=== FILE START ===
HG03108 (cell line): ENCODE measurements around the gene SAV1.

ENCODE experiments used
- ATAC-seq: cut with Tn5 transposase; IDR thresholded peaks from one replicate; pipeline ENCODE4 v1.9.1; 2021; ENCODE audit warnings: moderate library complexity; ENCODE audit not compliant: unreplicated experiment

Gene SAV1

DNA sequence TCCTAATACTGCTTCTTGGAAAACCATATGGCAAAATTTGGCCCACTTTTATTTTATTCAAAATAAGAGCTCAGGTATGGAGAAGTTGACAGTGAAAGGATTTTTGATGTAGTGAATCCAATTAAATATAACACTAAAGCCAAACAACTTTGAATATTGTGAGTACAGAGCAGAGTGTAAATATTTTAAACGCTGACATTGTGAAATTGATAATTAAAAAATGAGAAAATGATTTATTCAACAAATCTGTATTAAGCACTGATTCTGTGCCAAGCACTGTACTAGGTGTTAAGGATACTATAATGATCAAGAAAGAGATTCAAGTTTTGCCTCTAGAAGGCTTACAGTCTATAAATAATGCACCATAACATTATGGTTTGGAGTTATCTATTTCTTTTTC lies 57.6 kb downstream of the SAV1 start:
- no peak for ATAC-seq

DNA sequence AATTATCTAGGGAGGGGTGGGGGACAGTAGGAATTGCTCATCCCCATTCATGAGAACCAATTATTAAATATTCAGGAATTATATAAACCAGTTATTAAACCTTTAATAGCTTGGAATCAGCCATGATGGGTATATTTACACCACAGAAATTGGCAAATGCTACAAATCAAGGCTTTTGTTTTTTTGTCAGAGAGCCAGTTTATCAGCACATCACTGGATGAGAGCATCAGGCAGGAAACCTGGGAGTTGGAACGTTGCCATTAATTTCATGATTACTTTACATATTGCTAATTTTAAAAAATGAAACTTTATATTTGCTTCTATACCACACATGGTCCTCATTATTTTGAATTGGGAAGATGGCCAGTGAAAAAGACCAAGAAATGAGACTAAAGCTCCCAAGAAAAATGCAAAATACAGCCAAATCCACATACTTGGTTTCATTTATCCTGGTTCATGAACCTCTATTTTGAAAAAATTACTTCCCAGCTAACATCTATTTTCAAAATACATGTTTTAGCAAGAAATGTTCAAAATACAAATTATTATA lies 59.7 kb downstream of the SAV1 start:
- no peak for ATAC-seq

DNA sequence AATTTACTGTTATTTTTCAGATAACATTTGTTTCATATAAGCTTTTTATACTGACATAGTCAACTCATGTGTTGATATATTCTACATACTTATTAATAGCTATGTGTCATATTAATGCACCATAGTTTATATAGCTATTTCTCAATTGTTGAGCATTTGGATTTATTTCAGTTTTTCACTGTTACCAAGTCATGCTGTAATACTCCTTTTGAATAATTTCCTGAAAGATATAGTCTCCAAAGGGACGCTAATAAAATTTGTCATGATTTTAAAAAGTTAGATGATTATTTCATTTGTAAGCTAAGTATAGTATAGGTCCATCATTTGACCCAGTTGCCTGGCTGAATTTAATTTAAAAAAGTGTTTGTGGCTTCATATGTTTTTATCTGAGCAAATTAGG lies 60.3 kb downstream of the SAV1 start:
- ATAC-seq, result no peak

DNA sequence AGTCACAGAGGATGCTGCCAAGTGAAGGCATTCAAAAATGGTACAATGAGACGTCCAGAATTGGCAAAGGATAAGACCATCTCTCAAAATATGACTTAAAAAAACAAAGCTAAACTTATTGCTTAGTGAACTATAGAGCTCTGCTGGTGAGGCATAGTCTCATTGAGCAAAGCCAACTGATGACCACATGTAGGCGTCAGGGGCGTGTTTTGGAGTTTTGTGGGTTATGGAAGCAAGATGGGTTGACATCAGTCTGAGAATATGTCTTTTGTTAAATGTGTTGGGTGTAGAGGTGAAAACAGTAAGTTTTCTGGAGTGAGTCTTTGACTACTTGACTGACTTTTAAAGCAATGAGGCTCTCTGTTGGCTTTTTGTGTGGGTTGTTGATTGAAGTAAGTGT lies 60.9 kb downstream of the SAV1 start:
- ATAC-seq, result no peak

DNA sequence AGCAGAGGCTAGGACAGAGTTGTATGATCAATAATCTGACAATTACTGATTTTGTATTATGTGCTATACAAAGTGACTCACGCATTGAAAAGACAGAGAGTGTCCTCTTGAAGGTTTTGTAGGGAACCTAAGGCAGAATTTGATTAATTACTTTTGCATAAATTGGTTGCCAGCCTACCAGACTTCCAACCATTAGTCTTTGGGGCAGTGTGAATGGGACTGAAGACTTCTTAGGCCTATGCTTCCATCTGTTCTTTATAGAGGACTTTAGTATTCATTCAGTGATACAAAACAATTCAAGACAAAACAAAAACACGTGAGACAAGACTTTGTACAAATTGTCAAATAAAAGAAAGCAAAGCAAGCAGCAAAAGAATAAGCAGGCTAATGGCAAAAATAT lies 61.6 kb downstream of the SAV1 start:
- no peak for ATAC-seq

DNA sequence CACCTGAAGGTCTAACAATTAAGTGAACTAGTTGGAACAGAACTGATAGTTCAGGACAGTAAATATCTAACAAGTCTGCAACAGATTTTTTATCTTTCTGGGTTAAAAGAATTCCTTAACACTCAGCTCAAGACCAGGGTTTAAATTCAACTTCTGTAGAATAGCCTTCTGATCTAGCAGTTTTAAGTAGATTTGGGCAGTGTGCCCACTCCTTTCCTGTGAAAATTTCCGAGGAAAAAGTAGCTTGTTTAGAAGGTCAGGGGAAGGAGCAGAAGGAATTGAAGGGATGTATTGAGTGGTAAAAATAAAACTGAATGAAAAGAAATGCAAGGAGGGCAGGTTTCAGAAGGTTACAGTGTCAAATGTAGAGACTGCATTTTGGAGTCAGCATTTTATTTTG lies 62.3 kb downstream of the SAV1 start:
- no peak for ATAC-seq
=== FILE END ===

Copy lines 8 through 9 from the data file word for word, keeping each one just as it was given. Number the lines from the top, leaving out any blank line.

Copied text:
- no peak for ATAC-seq

DNA sequence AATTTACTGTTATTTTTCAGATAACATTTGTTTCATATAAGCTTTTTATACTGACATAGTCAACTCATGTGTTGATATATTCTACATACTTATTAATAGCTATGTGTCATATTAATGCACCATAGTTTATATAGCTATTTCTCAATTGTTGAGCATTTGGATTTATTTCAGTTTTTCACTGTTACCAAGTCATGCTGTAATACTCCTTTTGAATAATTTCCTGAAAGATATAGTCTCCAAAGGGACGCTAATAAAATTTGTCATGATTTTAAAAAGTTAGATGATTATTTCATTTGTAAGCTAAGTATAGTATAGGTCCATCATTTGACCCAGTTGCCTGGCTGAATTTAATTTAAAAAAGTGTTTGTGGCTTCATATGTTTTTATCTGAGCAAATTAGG lies 60.3 kb downstream of the SAV1 start: